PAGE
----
Interview with game designer Antoine Bauza

The man himself

At the 2015 PAX East convention game designer Mike Selinker shared a list he titled the 100 Games you Absolutely, Positively, Must Know How to Play. It was a list of table top and electronic games that if a friend said to you, “I don’t know how to play that”. You would say, “Oh, we need to fix that right now.”

Mike Selinker is one of the most innovative and productive designers working today, so when he shared a list of games that inspired and taught him about game design, I took an interest. Over the past year I have been working on playing through all the table top games on that list and as many of the electronic games as I can with an eye to understanding what makes for good design, as well as what makes for a fun game. If you want to know more about my investigation into Mike’s list I have been documenting my research on YouTube.

Designer Antoine Bauza is on the list with his two table top games “7 Wonders” and “Takaido”, making him one of the few designers to appear on the list twice. It also happens that Bauza has a few more than two games in my personal collection and ranks as one of my favourite designers. I reached out to him to deepen my understanding on his design process and to learn a bit more about “7 Wonders” and “Takaido”.

Antoine Bauza has to be one of the hottest designers around today. His game “7 Wonders” skyrocketed to success in 2010 and 2011 growing in popularity with each expansion. It managed to take home the connoisseur category of the most prestigious award in board gaming, the Spiel Des Jahres, commonly known as the Kennerspiel des Jahres. Recently he extended the “7 Wonders” experience with the two player “7 Wonders Duel” which was also an honourable mentions for the Kennersiel.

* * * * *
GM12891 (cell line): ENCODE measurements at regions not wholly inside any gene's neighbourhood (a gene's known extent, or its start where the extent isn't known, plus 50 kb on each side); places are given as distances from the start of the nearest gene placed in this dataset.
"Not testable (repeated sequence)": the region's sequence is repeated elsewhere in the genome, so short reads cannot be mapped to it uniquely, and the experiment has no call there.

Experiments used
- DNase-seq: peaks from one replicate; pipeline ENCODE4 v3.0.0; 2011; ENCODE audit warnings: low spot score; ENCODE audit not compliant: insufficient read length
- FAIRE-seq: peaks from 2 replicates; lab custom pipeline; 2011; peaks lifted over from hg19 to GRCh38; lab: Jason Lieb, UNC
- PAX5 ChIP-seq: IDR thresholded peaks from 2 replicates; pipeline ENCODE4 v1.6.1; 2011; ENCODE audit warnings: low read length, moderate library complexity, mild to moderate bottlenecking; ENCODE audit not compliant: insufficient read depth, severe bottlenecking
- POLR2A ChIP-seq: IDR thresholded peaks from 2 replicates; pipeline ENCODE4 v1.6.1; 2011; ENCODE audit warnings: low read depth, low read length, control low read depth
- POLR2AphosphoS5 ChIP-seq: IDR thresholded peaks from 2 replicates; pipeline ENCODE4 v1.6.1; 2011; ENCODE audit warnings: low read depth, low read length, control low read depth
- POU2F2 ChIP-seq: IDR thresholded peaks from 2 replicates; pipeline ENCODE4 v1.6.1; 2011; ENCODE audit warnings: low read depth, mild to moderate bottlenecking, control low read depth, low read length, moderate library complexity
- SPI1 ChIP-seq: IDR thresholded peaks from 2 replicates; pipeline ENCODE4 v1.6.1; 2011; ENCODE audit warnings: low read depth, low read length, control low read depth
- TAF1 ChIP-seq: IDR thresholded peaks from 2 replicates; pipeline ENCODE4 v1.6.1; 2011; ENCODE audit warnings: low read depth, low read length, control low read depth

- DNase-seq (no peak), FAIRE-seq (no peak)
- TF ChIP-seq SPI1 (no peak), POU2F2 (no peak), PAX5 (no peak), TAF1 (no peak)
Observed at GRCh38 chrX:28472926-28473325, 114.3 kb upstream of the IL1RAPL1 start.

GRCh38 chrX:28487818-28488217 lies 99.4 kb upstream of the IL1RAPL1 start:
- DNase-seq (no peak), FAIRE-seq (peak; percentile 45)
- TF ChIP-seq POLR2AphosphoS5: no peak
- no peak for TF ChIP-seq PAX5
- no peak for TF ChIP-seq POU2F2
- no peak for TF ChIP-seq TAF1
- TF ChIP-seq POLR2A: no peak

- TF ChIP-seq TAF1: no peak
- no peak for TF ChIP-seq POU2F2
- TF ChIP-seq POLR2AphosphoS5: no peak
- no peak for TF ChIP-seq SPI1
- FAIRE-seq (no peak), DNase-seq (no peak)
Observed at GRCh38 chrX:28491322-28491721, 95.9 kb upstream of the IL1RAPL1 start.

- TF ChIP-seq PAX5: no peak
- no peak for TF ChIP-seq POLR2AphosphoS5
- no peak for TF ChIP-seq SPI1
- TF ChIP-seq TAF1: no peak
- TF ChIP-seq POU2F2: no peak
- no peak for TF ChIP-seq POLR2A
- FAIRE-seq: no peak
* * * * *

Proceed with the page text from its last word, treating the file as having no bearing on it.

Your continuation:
While “7 Wonders” is a stand out achievement it is by no means his only. He has had both “Tokaido” and “Takenoko”, featured on Wil Wheaton’s TableTop. “Ghost Stories” has received almost cult like status among gamers, with threads on Board Game Geek dedicated to helping players beat the game. Oh, and then there was the time he won the most prestigious gaming award a second time taking home the Spiel des Jahres for “Hanabi”.

Out of the games listed so far no two games use the same mechanics. In fact Antoine has become well known for creating games with unique and interesting game mechanics. Central to his design process is the player experience. To aid in creating lasting player experiences he focuses heavily on theme. This is one of the reasons why “7 Wonders” and “Tokaido” were both featured on Mike Selinker’s list. I started by asking him about his inclusion on lists such as Mike’s.

Are you surprised to see your games appearing on lists like this and what do you think it is that keeps them relevant to the gaming hobby years later?
Well, you should ask Mike! 🙂
Those two games are both big success (well, huge success for 7 Wonders), for different reasons I think. 7 Wonders offers a wide audience gaming experience with a universal theme and no downtime at all. It’s a light strategy game that you can play 2 to 7 and it has several expansions. I think this resume may justify its presence on that list.

Tokaido took its time to find its audience but there are obviously more and more new players around. Among those players, there must be players like me, who are not interested in competition and /or brainy games but more into refreshing gaming experience. And maybe into beautiful games too?

Takenoko was one of the first games you designed 2005 but was not released until 2011. 2008 saw the release of Ghost Stories, 2010 brought 7 Wonders, and in 2012 Tokaido, what was the tipping point in your understanding of game design from 2005 that made these games possible?
I’m an intuitive person, I don’t overthink the things I do in my work. just like in my life. I don’t have any clever answer to this question, I just design the games I want to play and share them with people. I’m designing board games for almost ten years and I’m still learning to do this each day.